Cardinal Cadence - Fall 2005
“For me, the cinema is not just a visual art, but an extension of the literary spirit.”
Ken Rivers’ fascination with cinema began with Pinocchio and flourished to take on a worldview, from the French and Italian classics of Truffaut and Fellini to the Marx Brothers, Orson Welles, Hitchcock and other treasures of the silver screen.
“I vividly remember that as a child, the first film I ever saw in a movie theater was Disney’s Pinocchio in its 1954 re-release... It turned out that Pinocchio was, of course, a timeless classic, and almost everything else that came my way fell below that standard. In a sense, that’s why I eventually got interested in classic films – I wanted to see the best that had been made, rather than just routine movies.”
Rivers will have a theater audience of his own when he presents Lamar University’s 19th annual Distinguished Faculty Lecture, sharing insights and experiences reflecting his love affair with film. “The Meaning of the Movies: 100 Years of Cinema in the U.S. and Around the World” will be the topic of the lecture, sponsored by ExxonMobil.
The lecture was postponed because of Hurricane Rita and has been rescheduled for Jan. 30.
“From the ribbon-cutting in 1905 at the first U.S. movie theater, a humble nickelodeon in Pittsburgh that was featuring The Great Train Robbery, to the high-tech and high-stakes computer-generated epics of today, motion pictures have affected the lives of countless millions in America and throughout the world,” said Rivers, professor of French in Lamar’s Department of English and Modern Languages. “This centennial offers a perfect opportunity to reflect on the meaning, or meanings, that film has had for us throughout the past century.”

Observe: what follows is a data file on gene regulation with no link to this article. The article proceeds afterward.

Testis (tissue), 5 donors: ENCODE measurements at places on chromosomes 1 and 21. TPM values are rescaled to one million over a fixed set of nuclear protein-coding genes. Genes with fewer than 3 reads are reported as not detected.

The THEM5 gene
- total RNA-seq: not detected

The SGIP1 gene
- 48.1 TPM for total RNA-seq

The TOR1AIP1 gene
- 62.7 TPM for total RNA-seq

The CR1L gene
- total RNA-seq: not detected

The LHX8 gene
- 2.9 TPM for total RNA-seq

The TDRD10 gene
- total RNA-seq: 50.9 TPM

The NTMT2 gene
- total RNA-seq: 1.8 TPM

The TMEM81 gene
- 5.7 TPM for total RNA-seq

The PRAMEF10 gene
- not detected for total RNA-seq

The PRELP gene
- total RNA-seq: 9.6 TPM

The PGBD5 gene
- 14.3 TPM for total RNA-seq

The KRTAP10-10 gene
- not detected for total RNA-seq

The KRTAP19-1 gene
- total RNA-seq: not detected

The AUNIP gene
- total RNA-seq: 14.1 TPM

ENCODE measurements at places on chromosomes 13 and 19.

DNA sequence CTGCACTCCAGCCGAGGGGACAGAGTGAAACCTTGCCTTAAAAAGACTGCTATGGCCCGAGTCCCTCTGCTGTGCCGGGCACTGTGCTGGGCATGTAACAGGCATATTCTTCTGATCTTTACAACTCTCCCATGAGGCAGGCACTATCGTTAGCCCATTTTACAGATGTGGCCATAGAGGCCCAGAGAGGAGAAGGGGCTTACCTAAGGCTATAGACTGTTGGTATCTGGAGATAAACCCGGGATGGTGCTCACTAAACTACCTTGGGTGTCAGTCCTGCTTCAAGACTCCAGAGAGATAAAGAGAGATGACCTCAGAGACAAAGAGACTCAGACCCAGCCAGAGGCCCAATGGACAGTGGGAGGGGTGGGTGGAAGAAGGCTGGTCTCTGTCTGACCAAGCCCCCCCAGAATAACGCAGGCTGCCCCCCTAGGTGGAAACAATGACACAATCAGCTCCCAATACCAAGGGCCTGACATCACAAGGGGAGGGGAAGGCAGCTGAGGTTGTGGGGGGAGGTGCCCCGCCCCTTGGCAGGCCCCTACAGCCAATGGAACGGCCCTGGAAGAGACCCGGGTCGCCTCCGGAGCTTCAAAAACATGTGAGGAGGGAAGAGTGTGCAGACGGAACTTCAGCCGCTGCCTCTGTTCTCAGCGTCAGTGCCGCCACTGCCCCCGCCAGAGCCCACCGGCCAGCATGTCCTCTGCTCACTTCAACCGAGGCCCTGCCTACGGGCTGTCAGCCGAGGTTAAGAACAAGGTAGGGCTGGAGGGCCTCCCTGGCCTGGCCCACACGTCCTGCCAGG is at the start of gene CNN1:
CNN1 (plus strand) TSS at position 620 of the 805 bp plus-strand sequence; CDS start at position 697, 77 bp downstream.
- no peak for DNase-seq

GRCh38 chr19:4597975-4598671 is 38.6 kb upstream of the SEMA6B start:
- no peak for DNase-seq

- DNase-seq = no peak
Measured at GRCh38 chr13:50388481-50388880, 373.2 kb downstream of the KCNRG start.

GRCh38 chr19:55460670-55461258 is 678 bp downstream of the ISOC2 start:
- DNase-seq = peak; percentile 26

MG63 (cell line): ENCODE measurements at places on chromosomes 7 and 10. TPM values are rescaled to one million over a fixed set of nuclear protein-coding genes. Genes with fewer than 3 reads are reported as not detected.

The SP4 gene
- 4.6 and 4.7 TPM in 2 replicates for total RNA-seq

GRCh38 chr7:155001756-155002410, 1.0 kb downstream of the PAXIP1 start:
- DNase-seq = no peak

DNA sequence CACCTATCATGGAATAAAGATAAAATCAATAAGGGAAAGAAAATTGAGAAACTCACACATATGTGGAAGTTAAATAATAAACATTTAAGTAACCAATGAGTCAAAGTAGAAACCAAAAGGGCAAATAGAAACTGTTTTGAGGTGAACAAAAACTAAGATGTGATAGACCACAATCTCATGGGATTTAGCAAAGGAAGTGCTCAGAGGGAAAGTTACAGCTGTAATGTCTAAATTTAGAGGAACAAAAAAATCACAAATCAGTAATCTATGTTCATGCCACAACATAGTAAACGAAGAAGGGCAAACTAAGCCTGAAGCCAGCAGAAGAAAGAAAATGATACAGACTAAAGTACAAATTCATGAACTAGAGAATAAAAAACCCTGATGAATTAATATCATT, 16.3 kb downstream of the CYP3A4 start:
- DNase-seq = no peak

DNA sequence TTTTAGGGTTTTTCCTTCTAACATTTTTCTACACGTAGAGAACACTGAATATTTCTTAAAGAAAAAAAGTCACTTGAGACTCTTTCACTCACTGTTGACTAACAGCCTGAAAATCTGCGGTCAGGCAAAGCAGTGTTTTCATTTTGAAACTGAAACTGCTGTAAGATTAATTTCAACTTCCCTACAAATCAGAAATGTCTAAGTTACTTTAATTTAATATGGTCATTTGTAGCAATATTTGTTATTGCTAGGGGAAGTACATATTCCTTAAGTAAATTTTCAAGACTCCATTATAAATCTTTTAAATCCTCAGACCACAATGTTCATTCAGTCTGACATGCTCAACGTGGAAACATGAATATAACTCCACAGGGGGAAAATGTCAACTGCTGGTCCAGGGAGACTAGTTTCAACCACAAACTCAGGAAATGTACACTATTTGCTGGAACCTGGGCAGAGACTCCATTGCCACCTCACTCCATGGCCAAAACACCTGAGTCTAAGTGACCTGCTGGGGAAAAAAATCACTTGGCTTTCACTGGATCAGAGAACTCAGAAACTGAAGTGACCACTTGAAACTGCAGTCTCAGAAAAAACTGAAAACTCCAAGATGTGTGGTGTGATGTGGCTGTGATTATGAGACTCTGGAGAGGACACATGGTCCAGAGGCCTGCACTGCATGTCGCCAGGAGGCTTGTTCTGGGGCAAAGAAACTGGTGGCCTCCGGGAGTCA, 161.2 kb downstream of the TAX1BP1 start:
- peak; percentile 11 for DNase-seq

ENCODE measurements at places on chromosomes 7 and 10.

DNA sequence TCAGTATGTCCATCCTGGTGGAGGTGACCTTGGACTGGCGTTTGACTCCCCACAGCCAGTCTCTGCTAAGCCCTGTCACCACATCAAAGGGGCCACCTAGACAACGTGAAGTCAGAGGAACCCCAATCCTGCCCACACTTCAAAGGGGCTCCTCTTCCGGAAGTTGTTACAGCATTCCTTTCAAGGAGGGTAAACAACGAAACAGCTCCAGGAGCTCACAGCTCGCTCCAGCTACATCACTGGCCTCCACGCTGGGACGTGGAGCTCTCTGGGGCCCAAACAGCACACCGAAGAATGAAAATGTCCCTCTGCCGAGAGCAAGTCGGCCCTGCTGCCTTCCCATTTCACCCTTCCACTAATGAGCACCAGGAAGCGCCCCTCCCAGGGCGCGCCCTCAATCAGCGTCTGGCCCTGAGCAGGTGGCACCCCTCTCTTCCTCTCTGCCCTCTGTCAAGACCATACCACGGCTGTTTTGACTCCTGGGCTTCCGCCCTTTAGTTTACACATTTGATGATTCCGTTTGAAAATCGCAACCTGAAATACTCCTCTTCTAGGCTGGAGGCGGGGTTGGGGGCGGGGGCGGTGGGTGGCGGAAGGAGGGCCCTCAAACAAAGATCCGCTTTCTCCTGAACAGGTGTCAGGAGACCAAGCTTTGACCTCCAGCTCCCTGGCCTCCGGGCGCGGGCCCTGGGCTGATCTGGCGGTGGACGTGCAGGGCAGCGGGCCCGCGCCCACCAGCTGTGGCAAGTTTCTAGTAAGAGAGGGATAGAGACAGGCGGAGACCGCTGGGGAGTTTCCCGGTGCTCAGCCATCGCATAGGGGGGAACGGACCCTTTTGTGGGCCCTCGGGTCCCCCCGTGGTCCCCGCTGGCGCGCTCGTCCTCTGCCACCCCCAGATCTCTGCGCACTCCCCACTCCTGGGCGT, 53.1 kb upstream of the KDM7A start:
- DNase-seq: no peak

In the era in which Rivers learned to love cinema, many movies could only be imagined, as they were unavailable to the public.
“It was no easy task to find and view serious movies in those days,” Rivers says. “It’s hard for the younger generation to believe, but way back in the 1960s and ’70s, there were no DVDs, no VCRs, no cable stations.
“I was incredibly fortunate to be studying at Berkeley, because in that town, all the latest French, Italian, German and Japanese films by master filmmakers like Truffaut, Fellini, Fassbinder and Kurosawa played all the time.
There were a cinematheque and a revival movie house that each played at least two different classic movies every night. I did somehow find time to study, but I also absorbed great cinema of every era and culture.”
Today, says Rivers, things are a lot easier, thanks to the new media. “A Lamar student, or anyone in the community, can rent almost anything. But a person still needs to have an idea of what to watch. No one can possibly catch up on more than a century of films without being selective. That’s one of the reasons I wanted to do a public lecture on this topic,” Rivers said.
His favorite film of all time is Napoleon, produced in France in 1927, soon lost but rediscovered around 1980. Francis Ford Coppola paid to have the film restored and shown at Radio City Music Hall in New York. Among American films, his favorite is Hitchcock’s Vertigo, which he terms “a perfect example of how a director is able to display personal artistry within a commercial project.”